In PlayFab, there are Telemetry events and PlayStream events.

PlayStream

PlayStream events are actionable, thus you can react upon them with Rules and execute Actions on them occurring. They will then be ingested into PlayFab's Insights, where you can then use PlayFab's built-in analytics features, or export them into other System like Azure Synapse Analytics or Azure Databricks for even deeper analysis by your Data Scientists. While there are many pre-built events, you can also create your own. Creating and sending a custom event is just a couple lines of code:

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Telemetry Events

PlayFab Telemetry Events bypass the PlayStream and go directly to the Insights store. This is particularly useful if you have no need on acting upon them within the game, but only use them for analytics purposes.

Live Ops & Development Agility

During development of a game - and even after release - you want to be able to tweak balancing values, add new items and change existing ones. You also want to be able to contact your players, informing them of changes or challenges you have added to keep them engaged.

Keeping players engaged is one of the most important things you can do to maximise the lifetime and return of investment for your game. You don't want to be the game that has a huge peak when it launches, and then drops to almost nothing after a couple of months!

But what are the changes you should make, and how do you know the right path forward? Another integral tool is the ability to experiment. With PlayFab, you can easily perform multi-variant testing of new features to see what your players like the most or works best for your particular goals.

Implementing Live Ops in PlayFab

Game Data

PlayFab offers a whole host of options to store data and update it - from a game-wide store (Title Data), to inventories for a Player or it's characters to specific Player Data which can be per game or even across games of the same Publisher!

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There are many more use-cases and options specifically for players (see marked tabs above).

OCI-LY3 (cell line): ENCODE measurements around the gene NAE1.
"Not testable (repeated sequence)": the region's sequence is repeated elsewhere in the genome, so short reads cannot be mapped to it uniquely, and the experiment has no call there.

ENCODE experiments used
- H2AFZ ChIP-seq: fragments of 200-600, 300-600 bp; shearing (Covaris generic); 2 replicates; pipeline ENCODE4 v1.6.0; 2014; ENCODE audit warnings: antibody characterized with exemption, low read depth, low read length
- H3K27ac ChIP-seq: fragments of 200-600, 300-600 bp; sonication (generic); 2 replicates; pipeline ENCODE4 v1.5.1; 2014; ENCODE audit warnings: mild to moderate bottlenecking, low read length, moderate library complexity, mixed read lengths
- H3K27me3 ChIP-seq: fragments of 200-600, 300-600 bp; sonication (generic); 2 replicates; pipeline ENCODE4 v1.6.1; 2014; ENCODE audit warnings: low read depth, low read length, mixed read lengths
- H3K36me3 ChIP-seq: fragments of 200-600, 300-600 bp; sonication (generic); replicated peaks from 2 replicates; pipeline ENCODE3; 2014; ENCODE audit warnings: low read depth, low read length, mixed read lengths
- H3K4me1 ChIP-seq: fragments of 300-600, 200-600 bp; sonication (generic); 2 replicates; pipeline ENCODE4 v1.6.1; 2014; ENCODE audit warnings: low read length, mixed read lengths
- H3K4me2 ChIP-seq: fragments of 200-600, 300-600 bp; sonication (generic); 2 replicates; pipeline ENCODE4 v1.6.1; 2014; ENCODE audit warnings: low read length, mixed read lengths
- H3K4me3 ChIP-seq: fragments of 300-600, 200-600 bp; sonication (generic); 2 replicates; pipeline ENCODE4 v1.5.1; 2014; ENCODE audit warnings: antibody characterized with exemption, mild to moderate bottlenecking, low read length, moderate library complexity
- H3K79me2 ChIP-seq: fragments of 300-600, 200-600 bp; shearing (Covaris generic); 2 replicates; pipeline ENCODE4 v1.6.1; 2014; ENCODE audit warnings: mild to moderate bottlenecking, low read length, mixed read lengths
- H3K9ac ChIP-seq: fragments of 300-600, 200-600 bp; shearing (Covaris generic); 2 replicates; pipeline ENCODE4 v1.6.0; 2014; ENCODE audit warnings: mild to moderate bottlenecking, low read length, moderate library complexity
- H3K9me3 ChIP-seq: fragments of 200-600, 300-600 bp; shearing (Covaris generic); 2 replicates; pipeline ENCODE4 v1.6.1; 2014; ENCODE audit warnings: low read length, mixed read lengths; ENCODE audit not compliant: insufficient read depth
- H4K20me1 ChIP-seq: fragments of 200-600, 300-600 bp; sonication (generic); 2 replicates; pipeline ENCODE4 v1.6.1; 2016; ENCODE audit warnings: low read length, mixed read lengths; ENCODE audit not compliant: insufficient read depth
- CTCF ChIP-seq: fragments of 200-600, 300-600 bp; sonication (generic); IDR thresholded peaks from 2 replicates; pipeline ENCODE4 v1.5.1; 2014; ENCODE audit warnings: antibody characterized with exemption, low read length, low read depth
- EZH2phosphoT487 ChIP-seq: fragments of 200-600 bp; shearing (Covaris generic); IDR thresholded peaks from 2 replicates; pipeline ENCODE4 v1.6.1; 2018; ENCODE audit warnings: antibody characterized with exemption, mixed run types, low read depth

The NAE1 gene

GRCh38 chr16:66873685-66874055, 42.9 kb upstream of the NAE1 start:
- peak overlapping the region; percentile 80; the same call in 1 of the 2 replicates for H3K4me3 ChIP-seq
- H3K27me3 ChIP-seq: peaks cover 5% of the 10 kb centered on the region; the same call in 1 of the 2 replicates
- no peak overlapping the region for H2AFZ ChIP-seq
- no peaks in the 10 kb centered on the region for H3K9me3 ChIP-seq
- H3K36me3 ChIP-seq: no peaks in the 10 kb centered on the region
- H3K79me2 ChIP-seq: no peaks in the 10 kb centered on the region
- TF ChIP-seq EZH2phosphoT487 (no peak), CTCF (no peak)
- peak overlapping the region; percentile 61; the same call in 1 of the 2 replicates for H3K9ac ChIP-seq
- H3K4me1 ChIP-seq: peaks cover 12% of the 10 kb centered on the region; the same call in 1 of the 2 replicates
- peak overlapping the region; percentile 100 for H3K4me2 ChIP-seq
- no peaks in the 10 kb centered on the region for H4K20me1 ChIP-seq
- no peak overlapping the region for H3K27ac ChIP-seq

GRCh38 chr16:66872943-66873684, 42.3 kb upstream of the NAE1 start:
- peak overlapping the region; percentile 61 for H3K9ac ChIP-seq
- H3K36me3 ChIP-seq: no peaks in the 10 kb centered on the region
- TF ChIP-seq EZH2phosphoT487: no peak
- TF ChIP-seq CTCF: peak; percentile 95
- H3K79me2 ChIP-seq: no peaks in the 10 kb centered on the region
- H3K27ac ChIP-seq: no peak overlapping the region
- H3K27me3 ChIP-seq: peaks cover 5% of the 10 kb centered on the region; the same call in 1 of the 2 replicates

Engaging with Players

With PlayFab's Engagement feature-set, you have many options to engage with your players:

Title News

With Title News, you can set up title news, complete with localisation and payload to be published at specific times. With our SDK, you can then pull the news and display them in your game - for example in the game's main menu.

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Title News

Email Templates

If you want to contact your players with other means, you can do so via Email Templates:

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Email Templates

Push Notification Templates

Push Notification Templates allow you to send Push Notifications to you player's mobile devices:

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Push Notification Templates

Segmentation

Segmentation is the process of dividing your players into sub-groups. This is important, because it means you can perform specific actions on a defined group of players.

One example would be players who are no longer playing your game - lapsed players - who you would like to email and motivate them to return to the game. For instance, you could decide to grant them a welcome-back gift.

A great segmentation tool can do the segmentation automatically. However, to be able to segment, you need data on your game and players which the segmentation tool also  has access too. PlayFab is a strong choice here, because you can use segments to experiment, showing different segments different variations of a new/re-worked feature!

Here are few more ideas on how you can use segmentation:

  • Most playing
  • Highest spender
  • Gift rewards for returning players
  • Act on churning players
  • Act before players are churning
  • Keep a segment for special attention players
  • Potential cheaters
  • Moderators
  • Experiment on segments (see above)
  • Separate stores for segments

Implementing Segments in PlayFab

In PlayFab, you can easily define segments using the UI-based editor, which enables you to specify the conditions players need to meet in order to be moved into a segment.

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Edit a segment

You can then use Rules to react upon these, e.g. by granting an item or execute backend code with CloudScript Functions or send a Push Notification as discussed above!

In the example shown able, players who have not logged in for a certain period of time are being granted an in-game item.

Have a look at the PlayFab Segmentation documentation to learn how you can leverage this feature!

Conclusion

In this article, we explored many reasons why a single player game should have a backend - and how Azure PlayFab supports you with ready-made services.

If you haven't already, start building with PlayFab for free now - and get the insights needed to make the right decisions and keep your players engaged for a long time!